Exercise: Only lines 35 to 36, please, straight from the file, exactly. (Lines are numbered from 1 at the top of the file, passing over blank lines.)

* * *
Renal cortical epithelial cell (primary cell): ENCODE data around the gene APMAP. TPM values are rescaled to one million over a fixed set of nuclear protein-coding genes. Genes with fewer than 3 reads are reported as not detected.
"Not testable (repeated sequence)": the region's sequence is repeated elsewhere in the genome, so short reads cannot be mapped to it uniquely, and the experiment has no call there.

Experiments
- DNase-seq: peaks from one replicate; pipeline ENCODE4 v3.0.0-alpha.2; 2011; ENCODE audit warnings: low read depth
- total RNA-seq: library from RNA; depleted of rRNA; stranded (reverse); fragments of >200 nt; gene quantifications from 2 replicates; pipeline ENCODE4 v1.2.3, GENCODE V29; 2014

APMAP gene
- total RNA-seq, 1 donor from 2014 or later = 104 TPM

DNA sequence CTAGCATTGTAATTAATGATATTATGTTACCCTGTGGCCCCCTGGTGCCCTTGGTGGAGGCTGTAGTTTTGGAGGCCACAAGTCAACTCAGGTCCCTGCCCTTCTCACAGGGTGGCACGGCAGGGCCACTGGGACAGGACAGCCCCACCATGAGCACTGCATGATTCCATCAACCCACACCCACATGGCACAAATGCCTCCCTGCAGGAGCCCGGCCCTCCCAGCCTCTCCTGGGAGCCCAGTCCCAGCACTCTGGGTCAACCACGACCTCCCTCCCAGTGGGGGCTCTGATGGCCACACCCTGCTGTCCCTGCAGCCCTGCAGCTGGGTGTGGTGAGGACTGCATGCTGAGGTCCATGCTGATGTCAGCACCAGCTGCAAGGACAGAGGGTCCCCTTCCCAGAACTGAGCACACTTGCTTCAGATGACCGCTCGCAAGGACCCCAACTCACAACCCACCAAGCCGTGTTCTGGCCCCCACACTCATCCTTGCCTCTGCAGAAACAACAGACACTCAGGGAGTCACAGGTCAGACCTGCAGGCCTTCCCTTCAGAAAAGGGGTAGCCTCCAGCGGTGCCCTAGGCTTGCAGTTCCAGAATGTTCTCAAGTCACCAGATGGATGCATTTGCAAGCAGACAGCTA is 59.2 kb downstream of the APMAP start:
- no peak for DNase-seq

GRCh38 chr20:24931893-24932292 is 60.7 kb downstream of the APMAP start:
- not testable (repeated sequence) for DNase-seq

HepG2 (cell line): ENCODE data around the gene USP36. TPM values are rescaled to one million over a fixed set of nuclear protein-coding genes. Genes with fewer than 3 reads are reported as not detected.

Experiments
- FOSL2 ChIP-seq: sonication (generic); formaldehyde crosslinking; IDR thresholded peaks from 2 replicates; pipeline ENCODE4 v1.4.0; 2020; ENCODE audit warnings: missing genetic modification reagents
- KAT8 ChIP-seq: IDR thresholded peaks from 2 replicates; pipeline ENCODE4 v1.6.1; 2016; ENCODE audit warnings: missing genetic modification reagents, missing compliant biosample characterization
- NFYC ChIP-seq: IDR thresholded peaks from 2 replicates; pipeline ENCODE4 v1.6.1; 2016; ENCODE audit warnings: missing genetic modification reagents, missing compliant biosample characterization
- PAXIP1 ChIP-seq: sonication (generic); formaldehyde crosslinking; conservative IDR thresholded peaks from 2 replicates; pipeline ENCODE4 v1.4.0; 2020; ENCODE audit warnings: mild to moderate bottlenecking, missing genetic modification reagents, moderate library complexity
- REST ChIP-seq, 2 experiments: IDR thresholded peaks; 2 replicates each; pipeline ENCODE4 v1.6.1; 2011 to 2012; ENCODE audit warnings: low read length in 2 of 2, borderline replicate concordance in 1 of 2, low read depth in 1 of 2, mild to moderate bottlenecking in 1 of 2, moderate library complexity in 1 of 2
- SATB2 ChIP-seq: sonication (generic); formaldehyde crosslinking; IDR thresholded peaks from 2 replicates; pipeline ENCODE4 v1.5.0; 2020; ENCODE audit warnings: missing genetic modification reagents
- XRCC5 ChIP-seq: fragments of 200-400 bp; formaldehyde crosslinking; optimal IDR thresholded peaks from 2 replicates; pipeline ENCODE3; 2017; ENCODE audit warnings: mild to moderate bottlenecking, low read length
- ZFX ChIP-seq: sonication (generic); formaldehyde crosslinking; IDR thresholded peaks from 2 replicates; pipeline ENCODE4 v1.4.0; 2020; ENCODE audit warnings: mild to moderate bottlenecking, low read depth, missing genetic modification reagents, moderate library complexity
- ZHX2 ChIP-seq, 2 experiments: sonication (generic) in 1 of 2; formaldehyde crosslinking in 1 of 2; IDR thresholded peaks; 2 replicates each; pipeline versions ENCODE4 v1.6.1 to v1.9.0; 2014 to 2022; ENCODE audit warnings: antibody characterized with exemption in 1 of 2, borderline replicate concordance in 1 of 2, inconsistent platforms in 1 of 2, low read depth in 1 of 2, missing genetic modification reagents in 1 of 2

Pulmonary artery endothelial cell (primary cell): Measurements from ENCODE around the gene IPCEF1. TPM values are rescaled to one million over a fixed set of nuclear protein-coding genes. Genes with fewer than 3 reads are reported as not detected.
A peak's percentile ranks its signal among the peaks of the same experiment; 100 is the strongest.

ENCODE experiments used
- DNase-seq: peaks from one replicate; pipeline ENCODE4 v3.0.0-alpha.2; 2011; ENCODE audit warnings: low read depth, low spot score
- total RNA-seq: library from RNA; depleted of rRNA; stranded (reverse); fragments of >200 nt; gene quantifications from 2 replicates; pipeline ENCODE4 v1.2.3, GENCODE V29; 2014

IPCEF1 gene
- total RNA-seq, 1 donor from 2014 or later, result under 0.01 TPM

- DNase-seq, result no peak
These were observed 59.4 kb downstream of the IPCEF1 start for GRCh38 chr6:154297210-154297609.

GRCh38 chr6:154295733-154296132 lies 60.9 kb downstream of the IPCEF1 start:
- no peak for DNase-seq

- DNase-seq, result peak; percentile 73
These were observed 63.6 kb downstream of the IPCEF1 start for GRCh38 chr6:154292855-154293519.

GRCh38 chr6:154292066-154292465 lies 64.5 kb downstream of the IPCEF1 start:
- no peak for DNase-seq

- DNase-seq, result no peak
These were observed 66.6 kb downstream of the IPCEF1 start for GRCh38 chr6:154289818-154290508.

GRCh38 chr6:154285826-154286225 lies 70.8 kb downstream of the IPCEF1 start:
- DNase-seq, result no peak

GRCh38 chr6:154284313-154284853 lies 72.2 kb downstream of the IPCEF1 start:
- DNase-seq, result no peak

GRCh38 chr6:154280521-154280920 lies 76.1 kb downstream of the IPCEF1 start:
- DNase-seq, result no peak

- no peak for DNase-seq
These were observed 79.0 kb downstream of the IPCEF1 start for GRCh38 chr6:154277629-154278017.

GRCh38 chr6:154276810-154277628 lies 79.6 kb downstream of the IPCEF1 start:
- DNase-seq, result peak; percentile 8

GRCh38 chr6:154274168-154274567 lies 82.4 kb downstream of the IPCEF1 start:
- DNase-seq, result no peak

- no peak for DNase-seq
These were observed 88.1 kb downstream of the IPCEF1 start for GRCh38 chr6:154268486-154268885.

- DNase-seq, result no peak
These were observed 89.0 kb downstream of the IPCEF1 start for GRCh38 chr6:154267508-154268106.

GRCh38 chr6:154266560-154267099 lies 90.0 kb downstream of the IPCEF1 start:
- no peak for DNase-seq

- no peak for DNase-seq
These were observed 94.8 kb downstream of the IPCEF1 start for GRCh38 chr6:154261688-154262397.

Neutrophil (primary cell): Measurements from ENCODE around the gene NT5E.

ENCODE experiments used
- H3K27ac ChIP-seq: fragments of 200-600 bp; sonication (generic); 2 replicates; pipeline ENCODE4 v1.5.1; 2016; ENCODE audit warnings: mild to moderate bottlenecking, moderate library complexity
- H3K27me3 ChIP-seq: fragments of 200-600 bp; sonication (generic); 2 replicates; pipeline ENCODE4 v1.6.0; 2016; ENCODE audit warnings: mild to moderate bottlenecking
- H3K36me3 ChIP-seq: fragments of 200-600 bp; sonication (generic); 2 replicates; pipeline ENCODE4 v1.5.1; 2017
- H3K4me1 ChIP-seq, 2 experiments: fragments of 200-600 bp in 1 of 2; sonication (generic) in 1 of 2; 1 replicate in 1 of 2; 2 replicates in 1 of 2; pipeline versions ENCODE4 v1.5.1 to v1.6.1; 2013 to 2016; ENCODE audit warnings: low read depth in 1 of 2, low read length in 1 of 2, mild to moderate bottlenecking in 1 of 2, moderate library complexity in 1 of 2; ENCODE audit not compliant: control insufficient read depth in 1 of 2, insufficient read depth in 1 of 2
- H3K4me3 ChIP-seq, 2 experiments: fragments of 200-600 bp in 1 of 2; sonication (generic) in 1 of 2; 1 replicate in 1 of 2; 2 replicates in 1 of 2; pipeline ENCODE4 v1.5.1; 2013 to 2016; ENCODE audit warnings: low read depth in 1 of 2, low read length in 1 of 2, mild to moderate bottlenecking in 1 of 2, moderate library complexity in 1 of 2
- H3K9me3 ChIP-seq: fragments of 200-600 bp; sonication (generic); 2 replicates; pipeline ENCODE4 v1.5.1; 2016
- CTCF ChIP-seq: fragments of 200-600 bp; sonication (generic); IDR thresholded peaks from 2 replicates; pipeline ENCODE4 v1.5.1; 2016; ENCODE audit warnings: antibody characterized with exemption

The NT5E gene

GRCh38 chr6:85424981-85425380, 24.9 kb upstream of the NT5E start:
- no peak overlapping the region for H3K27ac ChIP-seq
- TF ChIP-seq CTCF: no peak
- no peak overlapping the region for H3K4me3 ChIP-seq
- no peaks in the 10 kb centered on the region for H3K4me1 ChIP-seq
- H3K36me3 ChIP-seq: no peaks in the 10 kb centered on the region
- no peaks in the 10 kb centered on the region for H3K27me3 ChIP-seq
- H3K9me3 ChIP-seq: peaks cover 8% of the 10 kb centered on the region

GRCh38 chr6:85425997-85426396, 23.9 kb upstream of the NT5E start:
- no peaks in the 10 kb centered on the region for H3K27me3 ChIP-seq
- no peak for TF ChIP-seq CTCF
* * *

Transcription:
These were observed 63.6 kb downstream of the IPCEF1 start for GRCh38 chr6:154292855-154293519.

GRCh38 chr6:154292066-154292465 lies 64.5 kb downstream of the IPCEF1 start: